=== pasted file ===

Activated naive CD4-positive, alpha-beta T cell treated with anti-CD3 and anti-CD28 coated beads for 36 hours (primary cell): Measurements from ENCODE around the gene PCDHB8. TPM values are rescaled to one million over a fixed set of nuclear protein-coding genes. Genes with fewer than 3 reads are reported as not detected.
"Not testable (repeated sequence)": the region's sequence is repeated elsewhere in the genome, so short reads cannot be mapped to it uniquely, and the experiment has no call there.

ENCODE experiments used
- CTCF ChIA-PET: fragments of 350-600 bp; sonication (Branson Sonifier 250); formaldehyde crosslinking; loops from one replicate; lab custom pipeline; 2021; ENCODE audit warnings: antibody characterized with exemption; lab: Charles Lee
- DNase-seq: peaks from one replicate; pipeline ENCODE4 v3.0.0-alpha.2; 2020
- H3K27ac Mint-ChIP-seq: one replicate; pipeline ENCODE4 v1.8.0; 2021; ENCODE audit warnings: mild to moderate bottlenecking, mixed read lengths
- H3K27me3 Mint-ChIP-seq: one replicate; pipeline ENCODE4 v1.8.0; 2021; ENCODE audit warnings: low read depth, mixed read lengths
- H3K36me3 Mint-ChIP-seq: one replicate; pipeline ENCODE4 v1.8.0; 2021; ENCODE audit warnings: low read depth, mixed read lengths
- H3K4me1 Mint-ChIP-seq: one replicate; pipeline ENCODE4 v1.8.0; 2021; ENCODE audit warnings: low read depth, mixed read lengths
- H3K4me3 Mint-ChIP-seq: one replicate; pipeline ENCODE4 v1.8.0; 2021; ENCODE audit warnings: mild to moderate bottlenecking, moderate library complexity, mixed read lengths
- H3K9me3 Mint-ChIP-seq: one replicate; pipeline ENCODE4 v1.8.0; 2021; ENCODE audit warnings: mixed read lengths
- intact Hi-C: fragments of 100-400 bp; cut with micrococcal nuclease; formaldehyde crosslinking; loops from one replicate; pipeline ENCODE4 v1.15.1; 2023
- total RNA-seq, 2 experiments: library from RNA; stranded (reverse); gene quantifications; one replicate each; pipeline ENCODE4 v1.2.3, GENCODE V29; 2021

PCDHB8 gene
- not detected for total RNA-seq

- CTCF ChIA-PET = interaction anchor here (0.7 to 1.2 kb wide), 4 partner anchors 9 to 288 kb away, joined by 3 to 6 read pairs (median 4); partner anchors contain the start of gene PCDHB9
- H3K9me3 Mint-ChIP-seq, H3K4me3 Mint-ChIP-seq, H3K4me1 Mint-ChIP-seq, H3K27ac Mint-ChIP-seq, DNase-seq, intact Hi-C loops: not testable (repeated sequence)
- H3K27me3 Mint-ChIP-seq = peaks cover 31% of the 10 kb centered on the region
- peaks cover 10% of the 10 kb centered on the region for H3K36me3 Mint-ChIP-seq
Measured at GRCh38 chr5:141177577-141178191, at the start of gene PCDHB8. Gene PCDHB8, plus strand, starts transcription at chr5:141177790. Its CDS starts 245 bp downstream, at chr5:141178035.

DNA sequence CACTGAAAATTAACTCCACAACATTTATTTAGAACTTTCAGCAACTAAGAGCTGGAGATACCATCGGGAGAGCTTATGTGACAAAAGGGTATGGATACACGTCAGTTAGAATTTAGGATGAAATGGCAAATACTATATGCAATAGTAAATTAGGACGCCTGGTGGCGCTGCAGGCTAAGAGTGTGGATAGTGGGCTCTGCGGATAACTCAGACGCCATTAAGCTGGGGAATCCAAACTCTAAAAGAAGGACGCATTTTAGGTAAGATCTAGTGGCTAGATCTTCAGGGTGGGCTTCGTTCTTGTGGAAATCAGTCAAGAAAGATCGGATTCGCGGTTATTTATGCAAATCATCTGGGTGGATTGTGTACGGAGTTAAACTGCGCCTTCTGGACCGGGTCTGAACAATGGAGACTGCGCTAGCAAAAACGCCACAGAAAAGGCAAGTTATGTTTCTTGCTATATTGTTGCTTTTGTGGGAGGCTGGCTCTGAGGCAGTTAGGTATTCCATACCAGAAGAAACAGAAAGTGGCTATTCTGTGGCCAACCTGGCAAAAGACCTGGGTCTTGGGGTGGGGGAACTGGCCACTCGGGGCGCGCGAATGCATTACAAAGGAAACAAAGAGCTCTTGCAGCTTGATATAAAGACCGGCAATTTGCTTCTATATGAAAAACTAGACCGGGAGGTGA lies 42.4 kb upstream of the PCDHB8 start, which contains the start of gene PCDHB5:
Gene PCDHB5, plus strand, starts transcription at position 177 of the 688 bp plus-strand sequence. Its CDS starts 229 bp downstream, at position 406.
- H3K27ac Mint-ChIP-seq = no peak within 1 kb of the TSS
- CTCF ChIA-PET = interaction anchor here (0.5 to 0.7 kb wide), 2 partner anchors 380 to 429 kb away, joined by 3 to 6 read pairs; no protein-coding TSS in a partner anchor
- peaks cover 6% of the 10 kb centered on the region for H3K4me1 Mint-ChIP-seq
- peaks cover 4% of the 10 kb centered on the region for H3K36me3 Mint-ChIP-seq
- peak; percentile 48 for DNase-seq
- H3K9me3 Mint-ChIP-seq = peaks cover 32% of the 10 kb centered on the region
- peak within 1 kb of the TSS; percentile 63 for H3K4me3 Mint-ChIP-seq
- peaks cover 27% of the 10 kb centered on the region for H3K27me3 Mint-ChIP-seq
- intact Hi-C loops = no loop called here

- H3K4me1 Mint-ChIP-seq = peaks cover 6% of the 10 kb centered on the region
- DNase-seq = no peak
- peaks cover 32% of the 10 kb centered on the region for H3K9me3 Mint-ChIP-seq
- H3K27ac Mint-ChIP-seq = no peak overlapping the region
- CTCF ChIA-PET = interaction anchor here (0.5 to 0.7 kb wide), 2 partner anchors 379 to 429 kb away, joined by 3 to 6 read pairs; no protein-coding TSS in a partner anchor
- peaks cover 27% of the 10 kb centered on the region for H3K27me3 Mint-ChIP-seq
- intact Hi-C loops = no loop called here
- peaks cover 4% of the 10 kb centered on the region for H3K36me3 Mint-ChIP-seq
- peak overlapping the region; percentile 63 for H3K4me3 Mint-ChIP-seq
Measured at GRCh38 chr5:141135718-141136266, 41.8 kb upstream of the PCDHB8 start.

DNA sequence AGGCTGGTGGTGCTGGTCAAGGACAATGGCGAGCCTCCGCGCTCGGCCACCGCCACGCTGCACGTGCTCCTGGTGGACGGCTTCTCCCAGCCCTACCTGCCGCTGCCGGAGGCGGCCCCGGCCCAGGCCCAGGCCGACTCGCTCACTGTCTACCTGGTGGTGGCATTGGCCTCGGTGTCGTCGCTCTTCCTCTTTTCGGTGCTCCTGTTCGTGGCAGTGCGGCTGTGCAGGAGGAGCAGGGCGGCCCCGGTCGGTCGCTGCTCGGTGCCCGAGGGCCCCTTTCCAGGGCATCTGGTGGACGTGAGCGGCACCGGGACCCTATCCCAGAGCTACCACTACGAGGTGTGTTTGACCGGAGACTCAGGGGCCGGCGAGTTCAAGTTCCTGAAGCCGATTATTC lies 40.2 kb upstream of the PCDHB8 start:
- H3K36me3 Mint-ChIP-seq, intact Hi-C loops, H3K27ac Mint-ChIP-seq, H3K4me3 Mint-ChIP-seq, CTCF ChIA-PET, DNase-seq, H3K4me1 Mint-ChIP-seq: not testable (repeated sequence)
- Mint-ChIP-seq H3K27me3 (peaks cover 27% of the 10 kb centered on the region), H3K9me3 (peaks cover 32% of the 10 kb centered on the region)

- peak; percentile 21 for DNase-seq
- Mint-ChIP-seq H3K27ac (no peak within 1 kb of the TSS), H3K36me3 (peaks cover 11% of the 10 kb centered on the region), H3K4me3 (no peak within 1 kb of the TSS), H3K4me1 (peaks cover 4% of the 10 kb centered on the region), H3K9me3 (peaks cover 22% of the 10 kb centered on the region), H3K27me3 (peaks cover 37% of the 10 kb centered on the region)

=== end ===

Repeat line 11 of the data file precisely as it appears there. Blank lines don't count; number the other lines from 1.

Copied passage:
- H3K9me3 Mint-ChIP-seq: one replicate; pipeline ENCODE4 v1.8.0; 2021; ENCODE audit warnings: mixed read lengths